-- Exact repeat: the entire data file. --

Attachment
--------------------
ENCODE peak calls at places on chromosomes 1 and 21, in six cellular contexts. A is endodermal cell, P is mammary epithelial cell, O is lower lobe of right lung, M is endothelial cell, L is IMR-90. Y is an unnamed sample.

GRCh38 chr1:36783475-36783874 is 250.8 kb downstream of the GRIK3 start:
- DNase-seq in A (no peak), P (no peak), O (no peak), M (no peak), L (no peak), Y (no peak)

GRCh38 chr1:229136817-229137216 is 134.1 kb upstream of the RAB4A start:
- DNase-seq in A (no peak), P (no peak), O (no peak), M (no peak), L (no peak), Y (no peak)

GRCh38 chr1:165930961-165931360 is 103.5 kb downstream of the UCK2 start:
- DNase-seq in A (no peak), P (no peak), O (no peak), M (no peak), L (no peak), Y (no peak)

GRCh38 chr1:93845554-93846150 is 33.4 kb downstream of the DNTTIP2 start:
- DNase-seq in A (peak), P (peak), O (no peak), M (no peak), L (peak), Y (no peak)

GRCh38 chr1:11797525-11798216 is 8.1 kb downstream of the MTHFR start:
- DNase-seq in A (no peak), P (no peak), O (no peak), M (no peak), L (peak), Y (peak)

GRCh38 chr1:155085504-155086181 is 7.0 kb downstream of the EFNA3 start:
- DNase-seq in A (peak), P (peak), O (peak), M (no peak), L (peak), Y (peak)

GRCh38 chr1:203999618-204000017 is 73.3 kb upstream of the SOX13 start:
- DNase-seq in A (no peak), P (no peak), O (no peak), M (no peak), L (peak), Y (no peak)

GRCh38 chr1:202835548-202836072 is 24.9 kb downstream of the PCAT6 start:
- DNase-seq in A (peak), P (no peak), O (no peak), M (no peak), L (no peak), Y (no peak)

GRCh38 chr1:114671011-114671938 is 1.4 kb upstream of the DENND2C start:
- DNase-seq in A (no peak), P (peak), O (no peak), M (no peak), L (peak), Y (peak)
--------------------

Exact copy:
ENCODE peak calls at places on chromosomes 1 and 21, in six cellular contexts. A is endodermal cell, P is mammary epithelial cell, O is lower lobe of right lung, M is endothelial cell, L is IMR-90. Y is an unnamed sample.

GRCh38 chr1:36783475-36783874 is 250.8 kb downstream of the GRIK3 start:
- DNase-seq in A (no peak), P (no peak), O (no peak), M (no peak), L (no peak), Y (no peak)

GRCh38 chr1:229136817-229137216 is 134.1 kb upstream of the RAB4A start:
- DNase-seq in A (no peak), P (no peak), O (no peak), M (no peak), L (no peak), Y (no peak)

GRCh38 chr1:165930961-165931360 is 103.5 kb downstream of the UCK2 start:
- DNase-seq in A (no peak), P (no peak), O (no peak), M (no peak), L (no peak), Y (no peak)

GRCh38 chr1:93845554-93846150 is 33.4 kb downstream of the DNTTIP2 start:
- DNase-seq in A (peak), P (peak), O (no peak), M (no peak), L (peak), Y (no peak)

GRCh38 chr1:11797525-11798216 is 8.1 kb downstream of the MTHFR start:
- DNase-seq in A (no peak), P (no peak), O (no peak), M (no peak), L (peak), Y (peak)

GRCh38 chr1:155085504-155086181 is 7.0 kb downstream of the EFNA3 start:
- DNase-seq in A (peak), P (peak), O (peak), M (no peak), L (peak), Y (peak)

GRCh38 chr1:203999618-204000017 is 73.3 kb upstream of the SOX13 start:
- DNase-seq in A (no peak), P (no peak), O (no peak), M (no peak), L (peak), Y (no peak)

GRCh38 chr1:202835548-202836072 is 24.9 kb downstream of the PCAT6 start:
- DNase-seq in A (peak), P (no peak), O (no peak), M (no peak), L (no peak), Y (no peak)

GRCh38 chr1:114671011-114671938 is 1.4 kb upstream of the DENND2C start:
- DNase-seq in A (no peak), P (peak), O (no peak), M (no peak), L (peak), Y (peak)